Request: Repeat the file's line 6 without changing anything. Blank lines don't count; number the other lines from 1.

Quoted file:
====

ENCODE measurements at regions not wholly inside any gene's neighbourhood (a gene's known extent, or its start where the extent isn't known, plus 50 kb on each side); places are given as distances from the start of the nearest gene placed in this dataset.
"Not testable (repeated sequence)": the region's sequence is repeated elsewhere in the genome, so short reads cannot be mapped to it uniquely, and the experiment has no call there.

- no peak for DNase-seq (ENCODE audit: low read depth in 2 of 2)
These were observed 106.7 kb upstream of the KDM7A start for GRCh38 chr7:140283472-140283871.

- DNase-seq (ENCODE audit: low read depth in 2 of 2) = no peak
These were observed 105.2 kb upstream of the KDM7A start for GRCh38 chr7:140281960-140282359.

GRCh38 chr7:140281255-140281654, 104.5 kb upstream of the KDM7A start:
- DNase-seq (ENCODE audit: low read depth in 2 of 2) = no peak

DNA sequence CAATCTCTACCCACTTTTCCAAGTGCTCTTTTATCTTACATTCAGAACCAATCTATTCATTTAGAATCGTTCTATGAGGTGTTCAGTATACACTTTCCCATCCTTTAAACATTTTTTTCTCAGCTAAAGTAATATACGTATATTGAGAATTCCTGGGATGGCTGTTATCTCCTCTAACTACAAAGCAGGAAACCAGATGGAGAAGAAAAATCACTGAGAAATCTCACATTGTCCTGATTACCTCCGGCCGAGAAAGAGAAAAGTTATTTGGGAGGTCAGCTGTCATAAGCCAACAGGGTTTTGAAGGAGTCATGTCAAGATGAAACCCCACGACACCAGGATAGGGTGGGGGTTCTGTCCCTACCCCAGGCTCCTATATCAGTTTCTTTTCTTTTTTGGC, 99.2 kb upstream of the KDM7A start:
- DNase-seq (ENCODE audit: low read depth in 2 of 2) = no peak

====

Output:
These were observed 105.2 kb upstream of the KDM7A start for GRCh38 chr7:140281960-140282359.